Inline Caching

Inline caching is an optimizing technology for “dynamic language” compiling, more details about it can be found in I am working on cl-gobject-introspection (, which is a common-lisp binding of gobject introspection. Inline caching should be helpful for its performance. So I do some experiment in implementing inline caching in common lisp. Given a sample class/object implementation as follow,

(defclass some-obj ()
  ((some-class :initarg :some-class :reader some-class-of)
   (fields :initarg :fields :type simple-vector)))

(defclass some-class ()
  ((fields-desc :initarg :fields-desc :type sequence)
   (methods-hash :initarg :methods-hash :type hash-table)))

(declaim (ftype (function (some-class symbol) function) some-class-get-method))
(defun some-class-get-method (some-class method)
  (declare (type symbol method)
	   (type some-class some-class))
  (with-slots (methods-hash)
    (gethash method methods-hash)))

(declaim (ftype (function (some-class) some-obj) some-class-make-instance))
(defun some-class-make-instance (some-class)
  (with-slots (fields-desc)
    (let ((inst (make-instance 'some-obj :some-class some-class
			       :fields (make-array (list (length fields-desc))))))
      (funcall (some-class-get-method some-class 'init) inst)

(defun send (obj method &rest args)
  (declare (type some-obj obj)
	   (type symbol method))
  (let* ((cls (some-class-of obj))
	 (func (some-class-get-method cls method)))
    (apply func obj args)))

And a simple test program as follow,

(defun make-trivial-some-class ()
  (let ((methods-hash (make-hash-table :test #'eq)))
    (setf (gethash 'init methods-hash)
	  (lambda (some-obj)
	    (declare (type some-obj some-obj))
	    (with-slots (fields)
	      (setf (aref fields 0) 0))))
    (setf (gethash 'inc methods-hash)
	  (lambda (some-obj val)
	    (declare (type some-obj some-obj))
	    (with-slots (fields)
	      (incf (aref fields 0) val))))
    (setf (gethash 'dec methods-hash)
	  (lambda (some-obj val)
	    (declare (type some-obj some-obj))
	    (with-slots (fields)
	      (decf (aref fields 0) val))))
    (make-instance 'some-class :fields-desc '(value)
		   :methods-hash methods-hash)))

(declaim (type fixnum +stress-loops+))
(defconstant +stress-loops+ 1000000)

(defun stress1 ()
  (let* ((c (make-trivial-some-class))
	 (o (some-class-make-instance c)))
    (iter (for i :from 0 :to +stress-loops+)
	  (declare (type fixnum i))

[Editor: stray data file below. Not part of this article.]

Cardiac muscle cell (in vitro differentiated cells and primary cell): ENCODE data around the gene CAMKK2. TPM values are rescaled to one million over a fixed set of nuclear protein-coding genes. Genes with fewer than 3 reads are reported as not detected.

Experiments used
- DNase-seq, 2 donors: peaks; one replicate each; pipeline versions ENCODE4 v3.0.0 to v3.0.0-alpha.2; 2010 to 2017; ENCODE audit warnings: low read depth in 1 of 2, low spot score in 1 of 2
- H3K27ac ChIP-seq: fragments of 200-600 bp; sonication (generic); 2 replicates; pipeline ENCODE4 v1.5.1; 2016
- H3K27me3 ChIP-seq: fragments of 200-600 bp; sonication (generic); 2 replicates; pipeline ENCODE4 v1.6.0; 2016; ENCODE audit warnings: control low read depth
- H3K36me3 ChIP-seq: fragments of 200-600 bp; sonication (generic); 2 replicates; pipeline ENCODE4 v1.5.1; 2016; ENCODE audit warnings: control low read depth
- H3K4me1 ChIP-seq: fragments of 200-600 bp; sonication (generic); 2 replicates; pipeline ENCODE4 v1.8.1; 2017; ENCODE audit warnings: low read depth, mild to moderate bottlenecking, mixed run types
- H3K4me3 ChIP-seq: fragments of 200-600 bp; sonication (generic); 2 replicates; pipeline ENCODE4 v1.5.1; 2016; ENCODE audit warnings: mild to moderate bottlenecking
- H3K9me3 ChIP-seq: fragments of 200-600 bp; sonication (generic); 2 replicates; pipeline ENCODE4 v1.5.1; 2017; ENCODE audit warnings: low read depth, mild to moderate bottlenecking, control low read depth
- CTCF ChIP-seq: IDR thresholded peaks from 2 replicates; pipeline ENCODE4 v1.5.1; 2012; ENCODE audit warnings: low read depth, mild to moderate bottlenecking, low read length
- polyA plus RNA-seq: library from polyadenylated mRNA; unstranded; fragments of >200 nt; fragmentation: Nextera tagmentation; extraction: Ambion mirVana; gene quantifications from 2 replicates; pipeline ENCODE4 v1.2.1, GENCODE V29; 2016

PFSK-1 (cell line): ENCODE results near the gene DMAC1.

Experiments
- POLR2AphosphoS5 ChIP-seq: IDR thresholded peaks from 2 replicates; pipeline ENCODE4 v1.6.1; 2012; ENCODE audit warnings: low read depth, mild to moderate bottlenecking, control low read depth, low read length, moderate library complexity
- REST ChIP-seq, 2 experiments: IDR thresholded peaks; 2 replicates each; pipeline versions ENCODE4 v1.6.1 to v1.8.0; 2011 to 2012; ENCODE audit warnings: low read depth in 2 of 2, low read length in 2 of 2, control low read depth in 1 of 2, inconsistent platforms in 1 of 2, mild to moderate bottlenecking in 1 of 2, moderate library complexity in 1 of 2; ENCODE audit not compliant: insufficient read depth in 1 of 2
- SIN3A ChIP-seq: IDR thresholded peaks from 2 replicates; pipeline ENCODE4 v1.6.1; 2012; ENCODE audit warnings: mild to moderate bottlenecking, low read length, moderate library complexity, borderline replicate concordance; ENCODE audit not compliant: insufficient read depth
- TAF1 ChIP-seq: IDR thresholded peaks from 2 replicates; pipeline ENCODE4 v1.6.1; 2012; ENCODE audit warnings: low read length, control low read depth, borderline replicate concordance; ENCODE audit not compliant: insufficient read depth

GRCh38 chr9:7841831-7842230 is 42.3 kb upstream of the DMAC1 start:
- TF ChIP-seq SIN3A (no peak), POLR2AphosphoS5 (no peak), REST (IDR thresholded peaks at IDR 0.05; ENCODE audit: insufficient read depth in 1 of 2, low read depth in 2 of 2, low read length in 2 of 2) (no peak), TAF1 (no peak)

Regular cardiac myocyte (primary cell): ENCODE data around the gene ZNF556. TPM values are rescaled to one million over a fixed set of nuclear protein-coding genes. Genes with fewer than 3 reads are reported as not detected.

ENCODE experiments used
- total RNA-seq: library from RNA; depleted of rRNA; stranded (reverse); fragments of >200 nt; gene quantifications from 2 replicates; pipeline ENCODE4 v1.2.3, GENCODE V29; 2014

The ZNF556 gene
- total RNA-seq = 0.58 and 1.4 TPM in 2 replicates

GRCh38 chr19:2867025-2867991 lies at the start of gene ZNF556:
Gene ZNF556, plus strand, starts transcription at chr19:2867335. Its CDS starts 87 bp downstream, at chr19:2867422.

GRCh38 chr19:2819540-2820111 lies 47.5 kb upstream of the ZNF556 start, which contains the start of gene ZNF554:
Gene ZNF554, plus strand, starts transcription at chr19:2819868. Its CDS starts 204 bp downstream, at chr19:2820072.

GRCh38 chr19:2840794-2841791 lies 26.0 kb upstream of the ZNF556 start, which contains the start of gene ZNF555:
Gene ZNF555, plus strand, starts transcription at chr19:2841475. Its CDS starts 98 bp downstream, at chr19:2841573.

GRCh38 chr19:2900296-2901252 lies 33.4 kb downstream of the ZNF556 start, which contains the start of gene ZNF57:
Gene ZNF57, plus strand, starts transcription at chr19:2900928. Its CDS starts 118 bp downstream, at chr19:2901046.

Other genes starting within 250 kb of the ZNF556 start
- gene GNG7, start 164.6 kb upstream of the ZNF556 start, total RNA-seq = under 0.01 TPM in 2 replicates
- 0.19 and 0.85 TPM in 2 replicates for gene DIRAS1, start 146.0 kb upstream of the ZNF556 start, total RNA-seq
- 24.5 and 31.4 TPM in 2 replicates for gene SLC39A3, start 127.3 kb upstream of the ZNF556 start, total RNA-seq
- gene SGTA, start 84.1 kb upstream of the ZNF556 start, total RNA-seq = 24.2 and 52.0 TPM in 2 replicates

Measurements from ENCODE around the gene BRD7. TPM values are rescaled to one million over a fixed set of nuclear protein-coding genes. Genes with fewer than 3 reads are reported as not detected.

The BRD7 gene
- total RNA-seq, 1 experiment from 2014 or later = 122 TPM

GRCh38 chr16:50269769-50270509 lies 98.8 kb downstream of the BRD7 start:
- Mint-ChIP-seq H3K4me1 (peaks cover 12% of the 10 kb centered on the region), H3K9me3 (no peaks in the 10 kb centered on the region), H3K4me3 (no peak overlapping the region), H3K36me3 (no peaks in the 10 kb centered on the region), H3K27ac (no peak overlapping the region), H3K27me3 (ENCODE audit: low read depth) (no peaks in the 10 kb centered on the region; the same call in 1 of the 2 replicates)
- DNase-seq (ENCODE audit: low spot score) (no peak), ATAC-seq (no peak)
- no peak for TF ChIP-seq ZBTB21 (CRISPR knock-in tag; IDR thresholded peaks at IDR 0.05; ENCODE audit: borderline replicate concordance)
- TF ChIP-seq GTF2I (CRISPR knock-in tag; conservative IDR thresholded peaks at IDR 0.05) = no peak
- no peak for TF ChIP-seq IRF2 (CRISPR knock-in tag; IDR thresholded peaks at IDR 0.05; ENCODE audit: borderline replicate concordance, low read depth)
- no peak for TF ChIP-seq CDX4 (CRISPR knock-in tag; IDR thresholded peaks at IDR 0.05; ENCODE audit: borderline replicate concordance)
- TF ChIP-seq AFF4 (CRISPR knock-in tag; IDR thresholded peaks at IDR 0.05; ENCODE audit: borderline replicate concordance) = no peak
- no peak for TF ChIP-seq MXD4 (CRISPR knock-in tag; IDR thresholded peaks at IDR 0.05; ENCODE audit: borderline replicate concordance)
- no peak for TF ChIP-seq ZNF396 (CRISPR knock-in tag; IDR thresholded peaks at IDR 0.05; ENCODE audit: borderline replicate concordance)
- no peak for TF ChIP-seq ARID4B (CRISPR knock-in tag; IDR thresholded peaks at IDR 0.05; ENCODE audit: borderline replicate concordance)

(send o 'inc 1)
	  (send o 'dec 1))))

For each method invoking (message sending), a hash table is searched to find the real function to call. Because the class of the object is only known at execution time (this is why it is called dynamic), the real function to call can be determined only at execution time too. Inline caching can be used to optimize for this situation. Because at most call sites, most objects has the same class. An inline optimized version is as follow,

(defmacro send-with-cache (class-var func-var obj method &rest args)
  (with-gensyms (robj rsome-class)
    `(let* ((,robj ,obj)
	    (,rsome-class (some-class-of ,robj)))
       (declare (type function ,func-var))
       (unless (eq ,class-var ,rsome-class)
	 (setf ,func-var (some-class-get-method ,rsome-class ,method)
	       ,class-var ,rsome-class))
       (funcall ,func-var ,robj ,@args))))

(defmacro cache-defun (name params &body body)
  (let ((cache-vars nil))
    (flet ((transform (form)
	     (let ((sb-walker:*walk-form-expand-macros-p* t))
		form nil
		(lambda (subform context wenv)
		  (declare (ignore wenv))
		  (cond ((and (eq context :eval)
			      (listp subform)
			      (eq (car subform) 'cache-send))
			 (let ((class-var (gensym))
			       (func-var (gensym)))
			   (push class-var cache-vars)
			   (push func-var cache-vars)
			   `(send-with-cache ,class-var ,func-var ,@(cdr subform))))
      (let ((ndefun (transform `(defun ,name ,params
	`(let ,(iter (for var :in cache-vars)
		     (collect `(,var nil)))

(cache-defun stress2 ()
  (let* ((c (make-trivial-some-class))
	 (o (some-class-make-instance c)))
    (iter (for i :from 0 :to +stress-loops+)
	  (declare (type fixnum i))
	  (cache-send o 'inc 1)
	  (cache-send o 'dec 1))))

The last real function to call and its class is cached in 2 lexical variables. For subsequent invoking, the cached function is used directly if the class is same as the cached one. A code walker is used to generate lexical variables definition and use them in each call site. Unfortunately, it is quite hard/complex to implement a portable code walker, so the code walker of SBCL is used. It appears that many common lisp implementations have code walker implementation by themselves, so similar stuff can be implemented in some other common lisp implementations easily as well.

How about the performance gain of inline caching? Result is as follow on a low voltage mobile CPU.

CL-USER> (time (cl-inline-cache::stress1))
Evaluation took:
  0.183 seconds of real time
  0.184000 seconds of total run time (0.184000 user, 0.000000 system)
  100.55% CPU
  436,898,331 processor cycles
  0 bytes consed
CL-USER> (time (cl-inline-cache::stress2))
Evaluation took:
  0.107 seconds of real time
  0.108000 seconds of total run time (0.108000 user, 0.000000 system)
  100.93% CPU
  256,277,313 processor cycles
  0 bytes consed

The performance gain is about 70%.

I should have said that the meta programming capability of common lisp makes this much easier to be implemented or even possible. But I found that this can be implemented in C with static local variable even easier. Never the less, I still can say that common lisp provides greater flexibility.

The inline caching here convert hash table look up into indirect call. While in typical implementation, this can be further optimized into direct call. That could be implemented in common lisp via converting the code and call compile function at run time.


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